The Next Four Years
About four years ago I debated the topic of home schooling with the president of the National School Boards Association at a dinner meeting of the New York State School Boards Association. The speaker preceding our debate was Bill Clinton. Clinton introduced his speech saying, “We just dealt with the home-schooling issue in Arkansas, and I know the issue well. I can argue both sides of the question.”
I think we can expect the Clinton administration to treat home schooling with that “both-sides-of-the-question” kind of ambivalence. Home schoolers will have good reason to be especially alert during the Clinton presidency, but there is no reason to panic on this front.
We have received calls from mothers who have started to look for Christian schools because they “know” that home schooling will be made illegal immediately upon Clinton's inauguration. That degree of fear is simply unwarranted.
There are some legitimate concerns, and in all fairness we must point out that there will be some bright spots as well. Let's deal with the bright spots first.
Clinton endorsed the Religious Freedom Restoration Act during the campaign. As you know, I was the chairman of the committee which wrote this bill. It has solid backing in Congress and should pass easily and quickly. This bill will protect religious organizations, our churches, and our families from the onslaught of unfriendly government at any level.
What I am about to say will be surprising to most people. Clinton judicial nominees are much more likely to be favorable to home schooling and other religious freedom concerns than many Reagan–Bush appointees. It was the conservatives on the Supreme Court who degraded the free exercise of religion. When I appeared before the federal court of appeals to argue against the infamous 1982 police raid on Faith Baptist Church in Louisville, Nebraska, I was before a panel of three judges. Two were appointed by Democrats, one by President Reagan. The Democrat appointees both voted in favor of the rights of the worshippers. The Republican appointee voted in favor of the police raiders. This has been my experience in most, but clearly not all, cases dealing with the free exercise of religion.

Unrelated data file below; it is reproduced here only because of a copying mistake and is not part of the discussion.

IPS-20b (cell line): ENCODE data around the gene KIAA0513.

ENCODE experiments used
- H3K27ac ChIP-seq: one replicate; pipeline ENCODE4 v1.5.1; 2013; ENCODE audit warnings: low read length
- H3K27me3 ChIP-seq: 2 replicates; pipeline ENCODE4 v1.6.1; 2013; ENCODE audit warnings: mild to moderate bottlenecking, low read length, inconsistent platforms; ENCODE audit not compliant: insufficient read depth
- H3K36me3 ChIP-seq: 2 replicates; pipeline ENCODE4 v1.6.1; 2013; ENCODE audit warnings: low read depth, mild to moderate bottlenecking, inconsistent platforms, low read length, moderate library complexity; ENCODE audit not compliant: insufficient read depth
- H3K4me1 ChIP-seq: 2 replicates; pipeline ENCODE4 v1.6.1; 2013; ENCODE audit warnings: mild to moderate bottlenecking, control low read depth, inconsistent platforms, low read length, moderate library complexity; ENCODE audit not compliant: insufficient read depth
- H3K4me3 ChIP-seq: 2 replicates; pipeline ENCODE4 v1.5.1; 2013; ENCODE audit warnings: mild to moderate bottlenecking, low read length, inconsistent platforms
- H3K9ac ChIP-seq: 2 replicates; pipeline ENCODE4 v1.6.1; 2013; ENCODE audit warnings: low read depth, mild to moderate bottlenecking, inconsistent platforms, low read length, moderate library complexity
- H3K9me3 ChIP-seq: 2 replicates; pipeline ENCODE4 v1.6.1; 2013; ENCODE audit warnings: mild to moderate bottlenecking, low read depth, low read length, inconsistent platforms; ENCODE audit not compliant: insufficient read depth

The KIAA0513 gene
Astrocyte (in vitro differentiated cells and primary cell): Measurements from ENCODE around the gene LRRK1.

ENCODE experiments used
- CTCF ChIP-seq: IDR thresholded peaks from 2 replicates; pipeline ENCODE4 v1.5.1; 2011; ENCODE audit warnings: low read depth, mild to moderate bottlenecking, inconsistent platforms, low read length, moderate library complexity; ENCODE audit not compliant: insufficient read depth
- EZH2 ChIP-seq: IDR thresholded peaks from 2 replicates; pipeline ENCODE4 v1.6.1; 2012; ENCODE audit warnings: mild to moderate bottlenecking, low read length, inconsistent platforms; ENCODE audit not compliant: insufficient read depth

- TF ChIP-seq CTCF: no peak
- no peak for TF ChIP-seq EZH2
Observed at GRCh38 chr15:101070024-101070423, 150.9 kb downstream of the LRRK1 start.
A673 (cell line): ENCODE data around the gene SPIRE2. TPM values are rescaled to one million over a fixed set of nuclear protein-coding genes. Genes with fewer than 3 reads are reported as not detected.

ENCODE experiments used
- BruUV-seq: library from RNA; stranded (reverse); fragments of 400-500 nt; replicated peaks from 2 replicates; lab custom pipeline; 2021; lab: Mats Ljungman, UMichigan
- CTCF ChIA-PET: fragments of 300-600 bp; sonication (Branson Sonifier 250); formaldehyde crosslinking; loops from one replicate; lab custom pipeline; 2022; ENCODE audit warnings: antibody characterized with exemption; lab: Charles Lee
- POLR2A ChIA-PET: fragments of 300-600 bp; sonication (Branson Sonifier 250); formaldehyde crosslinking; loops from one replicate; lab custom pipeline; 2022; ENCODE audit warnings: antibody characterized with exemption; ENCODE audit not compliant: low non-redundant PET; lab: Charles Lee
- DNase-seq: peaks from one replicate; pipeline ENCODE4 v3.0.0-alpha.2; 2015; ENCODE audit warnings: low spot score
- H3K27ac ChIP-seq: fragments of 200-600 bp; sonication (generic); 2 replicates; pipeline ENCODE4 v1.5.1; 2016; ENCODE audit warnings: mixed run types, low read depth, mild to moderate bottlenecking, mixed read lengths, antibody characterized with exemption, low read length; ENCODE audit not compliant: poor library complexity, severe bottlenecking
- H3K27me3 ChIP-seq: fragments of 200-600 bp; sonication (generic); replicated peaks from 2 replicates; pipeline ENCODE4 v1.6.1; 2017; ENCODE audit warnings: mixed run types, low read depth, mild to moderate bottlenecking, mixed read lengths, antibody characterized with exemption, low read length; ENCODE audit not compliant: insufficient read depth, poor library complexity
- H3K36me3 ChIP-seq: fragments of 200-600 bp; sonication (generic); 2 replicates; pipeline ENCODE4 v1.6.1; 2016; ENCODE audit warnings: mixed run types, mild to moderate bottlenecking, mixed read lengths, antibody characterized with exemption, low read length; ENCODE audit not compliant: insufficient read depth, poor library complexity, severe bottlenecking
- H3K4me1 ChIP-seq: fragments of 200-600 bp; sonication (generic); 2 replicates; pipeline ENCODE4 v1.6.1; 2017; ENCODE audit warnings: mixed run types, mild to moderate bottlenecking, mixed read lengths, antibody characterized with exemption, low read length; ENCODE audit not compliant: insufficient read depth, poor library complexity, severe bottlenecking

On the other hand, the Clinton administration and the Clinton judiciary will be adamantly pro–abortion rights, pro–gay rights, and pro–feminist. These issues provided good and solid justification for the overwhelming preference for President Bush among pro–life, pro–family people.
The one issue we are going to have to watch specifically is an attempt to use the federal government to ban or restrict home schooling of “special needs” children. Arkansas has the most restrictive law in the country for the home education of children with special needs. That provision has the fingerprints of Hillary Clinton all over it. We will have to be alert.
What should our response be to the concerns we have that a Children's Defense Fund advocate will be living in the White House for the next four years?
Panic is not the appropriate response. Instead we should pursue a course of prayer and action.
HSLDA and the National Center for Home Education will be implementing an expanded program for monitoring federal legislation. We intend to find a legislative liaison in every one of the 435 congressional districts. If you would be interested in helping with this project, please write to me. Congress will still respond to calls and letters from voters. We need to be ready.
The second response is of a more long-term nature. Frankly, we did not have the greatest choices in November. President Bush failed to pursue a conservative economic course, and he paid the ultimate political price for his middle-of-the road philosophy.
If we are going to have better policies, we have to develop leadership from within the ranks of those who believe in the traditional values of freedom. We need to start the long process of developing credible leadership by consistent involvement in local and state politics. Home-schooling moms have their hands full. This is a project for dads, teens, and those moms whose children are at the stage of life which makes this type of involvement possible.
Home schoolers have looked at the problem of our children's education and determined that we could do a better job ourselves. We have much to contribute to the good of our country if we take the same approach to self-government. Home schoolers can never dominate this country, but we can participate.
If Clinton's election drives us to greater levels of participation, it will clearly be a blessing in disguise.
Michael P. Farris